List of Non Calvinist Theologians

See the latest and ultimate List of Non Calvinist Theologians.

List of Non Calvinist Theologians


  • Adam Clarke
  • Adam Harwood
  • Adrian Rogers
  • A W Tozer


  • Balthasar Hubmaier
  • Ben Witherington III
  • Brian Abasciano


  • Charles Finney
  • Charles Swindoll
  • Chuck Smith
  • Clark Pinnock
  • C S Lewis
  • Craig Evans
  • Craig Keener


  • Daniel Steele
  • Daniel Whedon
  • Daniel Whitby
  • Dave Hunt
  • David Allen
  • David Arthur DeSilva
  • David Bentley Hart
  • David Pawson
  • Dwight L Moody.
List of Non Calvinist Theologians


  • Frank Turek
  • Frédéric Louis Godet
  • Fred Sanders


  • Gareth Cockerill
  • George Eldon Ladd
  • George Fox
  • G K Chesterton
  • Gordon Fee
  • Grant Osborne
  • Greg Boyd


  • Harry Ironside
  • H. Ray Dunning
  • Henry Thiessen
  • Herschel Hobbs
  • Ian Howard Marshall


  • Jack Cottrell
  • Jacob Arminius
  • J P Moreland
  • Jason E. Vickers
  • Jerry Walls
  • Jerry Vines
  • John Fletcher
  • John Goodwin
  • John Horn
  • John Lennox
  • John Miley
  • John Sanders
  • John Wesley
  • Jordan Cooper
  • Joseph Benson
  • Joseph Kenneth Grider
  • Joseph R Dongell
  • J Vernon McGee


  • Keith D. Stanglin
  • Kenneth Keathley
  • Kirk MacGregor


  • Leighton Flowers
  • Leonard Ravenhill
  • Leroy Forlines


  • Malcolm Yarnell
  • Matthew Pinson
  • Michael Brown
  • Michael Heiser
  • Mildred Bangs Wynkoop
  • Miner Raymond


  • Nathan Bangs
  • Norman Geisler[footnote]Geisler refers to himself as a Calvinist but his works reflect a more non-Calvinist view of soteriology[/footnote]


  • Paige Patterson
  • Philip H. Towner


  • Randolph S. Foster
  • Ravi Zacharias
  • Richard Lenski
  • Richard Watson
  • Robert Picirilli
  • Robert Shank
  • Robert W Wall
  • Roger Forster
  • Roger Olson


  • Scot McKnight
  • Stanley Horton
  • Steve Gregg


  • Thomas Helwys
  • Thomas McCall
  • Thomas N. Ralston
  • Thomas Oden
  • Thomas Osmond Summers
  • Tim Mackie


  • Vic Reasoner


  • Wallie Criswell
  • William Burt Pope
  • William Greathouse
  • William L Lane
  • William Lane Craig
  • William Klein.

Is it a good idea to read books by non-Calvinist theologians?

Books by non-Calvinist theologians may be helpful for the seeker of truth and the spiritual learner.

However, it is important to remember that not all books are equal. One should always read with discernment, prayerful study, and submission to the Holy Spirit. The individual needs to have a Bible background in order to understand what they are reading.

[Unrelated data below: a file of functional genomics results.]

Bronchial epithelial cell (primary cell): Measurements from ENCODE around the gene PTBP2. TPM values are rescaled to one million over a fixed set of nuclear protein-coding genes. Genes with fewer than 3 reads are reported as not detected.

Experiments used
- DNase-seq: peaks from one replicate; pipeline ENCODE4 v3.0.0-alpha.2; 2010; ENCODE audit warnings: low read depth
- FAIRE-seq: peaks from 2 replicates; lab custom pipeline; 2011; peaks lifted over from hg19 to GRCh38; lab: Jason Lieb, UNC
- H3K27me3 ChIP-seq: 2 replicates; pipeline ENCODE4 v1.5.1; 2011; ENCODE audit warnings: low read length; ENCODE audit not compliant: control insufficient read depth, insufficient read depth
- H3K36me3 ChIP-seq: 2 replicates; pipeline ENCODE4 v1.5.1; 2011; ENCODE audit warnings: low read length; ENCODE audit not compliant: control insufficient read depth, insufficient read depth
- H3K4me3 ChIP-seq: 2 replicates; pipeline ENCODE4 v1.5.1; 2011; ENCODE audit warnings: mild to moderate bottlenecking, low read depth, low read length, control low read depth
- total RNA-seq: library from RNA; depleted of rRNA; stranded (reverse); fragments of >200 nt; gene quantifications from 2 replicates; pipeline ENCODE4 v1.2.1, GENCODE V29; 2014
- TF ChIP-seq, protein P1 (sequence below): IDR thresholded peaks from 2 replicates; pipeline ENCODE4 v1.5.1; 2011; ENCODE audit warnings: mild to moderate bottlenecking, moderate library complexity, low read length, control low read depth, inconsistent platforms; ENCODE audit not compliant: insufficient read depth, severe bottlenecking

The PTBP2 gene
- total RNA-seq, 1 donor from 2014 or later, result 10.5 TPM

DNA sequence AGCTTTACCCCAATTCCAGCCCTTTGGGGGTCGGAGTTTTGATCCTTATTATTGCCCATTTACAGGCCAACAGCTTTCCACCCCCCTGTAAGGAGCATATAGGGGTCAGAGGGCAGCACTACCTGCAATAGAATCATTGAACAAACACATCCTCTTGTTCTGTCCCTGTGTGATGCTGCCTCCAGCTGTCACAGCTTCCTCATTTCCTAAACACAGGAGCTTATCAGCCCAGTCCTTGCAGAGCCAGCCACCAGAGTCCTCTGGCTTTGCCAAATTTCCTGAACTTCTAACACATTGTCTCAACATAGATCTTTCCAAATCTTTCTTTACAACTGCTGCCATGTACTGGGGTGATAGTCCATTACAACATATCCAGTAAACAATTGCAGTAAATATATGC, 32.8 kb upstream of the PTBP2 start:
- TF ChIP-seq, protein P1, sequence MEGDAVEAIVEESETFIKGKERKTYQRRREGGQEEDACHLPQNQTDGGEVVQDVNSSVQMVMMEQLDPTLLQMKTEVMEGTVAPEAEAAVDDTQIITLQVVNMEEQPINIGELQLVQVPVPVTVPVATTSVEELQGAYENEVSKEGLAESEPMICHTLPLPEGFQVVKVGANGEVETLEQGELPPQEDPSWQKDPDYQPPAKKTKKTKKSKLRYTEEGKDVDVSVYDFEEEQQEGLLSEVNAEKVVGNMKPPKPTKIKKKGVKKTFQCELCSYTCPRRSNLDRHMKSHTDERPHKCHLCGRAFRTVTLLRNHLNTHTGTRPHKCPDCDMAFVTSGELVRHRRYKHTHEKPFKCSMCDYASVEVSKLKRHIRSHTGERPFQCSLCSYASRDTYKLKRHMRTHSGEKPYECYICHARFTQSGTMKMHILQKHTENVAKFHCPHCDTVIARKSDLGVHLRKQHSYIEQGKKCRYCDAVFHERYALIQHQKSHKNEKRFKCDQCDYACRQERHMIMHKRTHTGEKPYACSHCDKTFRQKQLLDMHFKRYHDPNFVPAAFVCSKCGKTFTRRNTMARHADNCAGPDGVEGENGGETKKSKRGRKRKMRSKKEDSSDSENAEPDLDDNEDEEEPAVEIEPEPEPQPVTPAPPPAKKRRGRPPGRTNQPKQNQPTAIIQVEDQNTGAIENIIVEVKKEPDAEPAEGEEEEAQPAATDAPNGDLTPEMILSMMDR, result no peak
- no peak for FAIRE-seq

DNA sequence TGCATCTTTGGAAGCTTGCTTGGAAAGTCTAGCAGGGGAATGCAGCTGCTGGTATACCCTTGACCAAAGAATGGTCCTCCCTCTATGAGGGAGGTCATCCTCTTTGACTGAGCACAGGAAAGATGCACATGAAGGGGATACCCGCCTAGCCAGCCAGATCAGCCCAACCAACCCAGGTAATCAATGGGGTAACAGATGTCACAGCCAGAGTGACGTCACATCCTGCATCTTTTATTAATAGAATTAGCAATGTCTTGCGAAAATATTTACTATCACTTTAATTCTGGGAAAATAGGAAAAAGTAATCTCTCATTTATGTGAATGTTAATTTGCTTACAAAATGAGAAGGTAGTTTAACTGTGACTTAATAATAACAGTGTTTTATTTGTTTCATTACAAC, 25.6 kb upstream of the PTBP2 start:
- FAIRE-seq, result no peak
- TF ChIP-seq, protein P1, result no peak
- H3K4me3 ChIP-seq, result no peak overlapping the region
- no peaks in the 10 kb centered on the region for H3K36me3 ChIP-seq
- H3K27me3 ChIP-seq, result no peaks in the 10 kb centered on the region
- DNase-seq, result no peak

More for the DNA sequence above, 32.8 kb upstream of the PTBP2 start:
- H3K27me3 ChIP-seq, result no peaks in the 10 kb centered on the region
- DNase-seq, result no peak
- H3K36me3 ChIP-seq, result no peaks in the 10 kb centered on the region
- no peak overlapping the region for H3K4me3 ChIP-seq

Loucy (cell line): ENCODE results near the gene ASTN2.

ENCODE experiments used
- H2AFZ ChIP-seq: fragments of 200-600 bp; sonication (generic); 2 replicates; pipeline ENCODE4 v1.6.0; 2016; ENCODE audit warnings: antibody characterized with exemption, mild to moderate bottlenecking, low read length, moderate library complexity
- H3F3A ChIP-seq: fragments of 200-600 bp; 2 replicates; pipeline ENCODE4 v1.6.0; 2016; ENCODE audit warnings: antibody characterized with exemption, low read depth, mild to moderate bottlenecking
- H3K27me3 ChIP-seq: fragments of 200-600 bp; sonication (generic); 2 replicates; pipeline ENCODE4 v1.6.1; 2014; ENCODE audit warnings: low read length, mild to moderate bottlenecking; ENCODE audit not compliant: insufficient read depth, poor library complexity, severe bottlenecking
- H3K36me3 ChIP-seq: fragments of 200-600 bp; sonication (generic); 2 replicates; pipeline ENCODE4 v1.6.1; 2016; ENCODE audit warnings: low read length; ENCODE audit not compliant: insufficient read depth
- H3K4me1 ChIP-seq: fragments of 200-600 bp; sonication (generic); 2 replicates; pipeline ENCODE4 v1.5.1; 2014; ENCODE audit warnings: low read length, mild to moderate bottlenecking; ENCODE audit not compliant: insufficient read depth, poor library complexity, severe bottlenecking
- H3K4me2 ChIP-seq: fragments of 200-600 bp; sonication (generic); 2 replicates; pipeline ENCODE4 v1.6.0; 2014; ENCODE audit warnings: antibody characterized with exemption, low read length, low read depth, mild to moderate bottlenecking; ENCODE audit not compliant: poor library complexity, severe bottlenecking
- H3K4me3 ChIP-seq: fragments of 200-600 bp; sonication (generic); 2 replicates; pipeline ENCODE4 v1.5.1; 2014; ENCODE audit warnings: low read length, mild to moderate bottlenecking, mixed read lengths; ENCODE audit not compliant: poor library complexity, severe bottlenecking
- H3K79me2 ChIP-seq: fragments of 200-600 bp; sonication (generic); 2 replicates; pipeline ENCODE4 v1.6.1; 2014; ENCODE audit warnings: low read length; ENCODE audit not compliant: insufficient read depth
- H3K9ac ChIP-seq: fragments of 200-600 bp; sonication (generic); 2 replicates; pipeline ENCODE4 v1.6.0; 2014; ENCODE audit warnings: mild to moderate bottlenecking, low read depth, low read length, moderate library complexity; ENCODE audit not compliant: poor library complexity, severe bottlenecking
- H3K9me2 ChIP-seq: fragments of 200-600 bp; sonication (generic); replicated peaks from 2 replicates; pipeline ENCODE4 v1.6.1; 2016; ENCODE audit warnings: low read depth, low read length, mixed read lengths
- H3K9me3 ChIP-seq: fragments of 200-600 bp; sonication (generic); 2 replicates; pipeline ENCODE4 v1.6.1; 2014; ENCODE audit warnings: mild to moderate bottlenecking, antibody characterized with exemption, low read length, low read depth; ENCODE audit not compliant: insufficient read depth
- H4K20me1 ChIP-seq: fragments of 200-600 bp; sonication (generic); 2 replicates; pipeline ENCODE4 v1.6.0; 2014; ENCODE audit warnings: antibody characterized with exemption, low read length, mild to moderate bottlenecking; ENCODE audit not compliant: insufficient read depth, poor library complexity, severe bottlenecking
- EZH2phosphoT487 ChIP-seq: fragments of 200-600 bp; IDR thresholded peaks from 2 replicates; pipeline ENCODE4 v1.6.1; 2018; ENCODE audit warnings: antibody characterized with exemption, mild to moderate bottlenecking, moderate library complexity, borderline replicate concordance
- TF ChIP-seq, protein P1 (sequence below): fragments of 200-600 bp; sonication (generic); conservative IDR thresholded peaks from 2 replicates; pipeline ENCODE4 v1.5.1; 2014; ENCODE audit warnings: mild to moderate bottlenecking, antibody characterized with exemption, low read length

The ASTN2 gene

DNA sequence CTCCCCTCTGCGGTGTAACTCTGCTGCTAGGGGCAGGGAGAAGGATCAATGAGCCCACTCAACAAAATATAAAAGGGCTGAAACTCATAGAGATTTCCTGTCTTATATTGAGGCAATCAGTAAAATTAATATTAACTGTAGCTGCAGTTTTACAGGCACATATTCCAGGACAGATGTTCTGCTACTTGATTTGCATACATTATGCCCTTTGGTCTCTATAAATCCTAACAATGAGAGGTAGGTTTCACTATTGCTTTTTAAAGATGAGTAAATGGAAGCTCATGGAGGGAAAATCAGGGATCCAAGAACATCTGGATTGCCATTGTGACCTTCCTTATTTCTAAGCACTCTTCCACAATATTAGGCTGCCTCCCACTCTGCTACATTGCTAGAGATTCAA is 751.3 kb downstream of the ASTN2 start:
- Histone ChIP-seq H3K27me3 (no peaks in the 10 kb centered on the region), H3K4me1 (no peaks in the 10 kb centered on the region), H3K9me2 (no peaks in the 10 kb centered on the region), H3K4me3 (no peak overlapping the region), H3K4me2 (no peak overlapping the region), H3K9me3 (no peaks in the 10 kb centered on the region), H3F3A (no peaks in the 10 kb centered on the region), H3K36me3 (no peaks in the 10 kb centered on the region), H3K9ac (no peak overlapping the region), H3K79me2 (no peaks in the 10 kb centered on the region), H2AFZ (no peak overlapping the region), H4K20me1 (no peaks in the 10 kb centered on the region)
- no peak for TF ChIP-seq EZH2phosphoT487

In general, books written by non-Calvinist theologians can help you learn about other religions and how they compare with Christianity. While non-Calvinist theologians will not agree with all of Calvin’s doctrines, they may help you understand that this is why the Bible says, “setting aside authoritative statements (Doctrines) which contradict other parts or their implications.”

This helps explain why Jesus taught His followers to discern right doctrine by discerning its leading edge. Another key theme of the Spirit who guides us into all truth can only be understood when we realize just how corrupt the world’s religions are and what they teach that is contrary to Scripture.

Read your Bible more closely, pray more regularly and submit yourself to the Spirit of God at all times as a means of discernment in difficult situations involving books you don’t know very well or feel led by Him not read them (Luke 24:25-27).

What is the alternative to Calvinism?

Some alternatives to Calvinism are Arminianism, Universalism, and Wesleyanism.

Calvinism is a form of Protestant Christianity that was founded by John Calvin. It follows the theological doctrine of predestination and believes that God has chosen some people for salvation from all eternity, while others are condemned to hell because they reject the Gospel.

Arminianism believes in free will and rejects the idea of eternal damnation. In contrast, Universalists believe that there is no hell or afterlife at all; rather, we live on after death as souls in heaven or hell depending on our actions during life.

Finally, Wesleyanism emphasizes personal holiness over doctrine and argues that each person should seek their own salvation through faith in Jesus Christ without relying on religious leaders or doctrines to find it for them.

Are Southern Baptists Calvinists?

Southern Baptists are not Calvinists.

The Southern Baptist Convention is a Christian denomination which was founded in 1845 and is the largest Protestant body in the United States, with over 16 million members as of 2013.

Calvinism, on the other hand, is a Protestant theological system based on the theology of John Calvin and includes doctrines such as predestination and total depravity.

What is the difference between Calvinism and Reformed theology?

Reformed theology is a Christian theological tradition within Protestantism which emphasizes the doctrines of justification by grace through faith alone, salvation by grace through faith alone, and the sovereignty of God.

Calvinism, on the other hand, is a system of Christian theology named after Calvin. It was first put forth in Geneva in 1536 and developed more fully in subsequent decades by Reformation theologians such as John Calvin and Theodore Beza.

The term “Calvinism” comes from the Latin calvus (bald) and refers to Calvins doctrinal emphasis on election and predestination while acknowledging free will.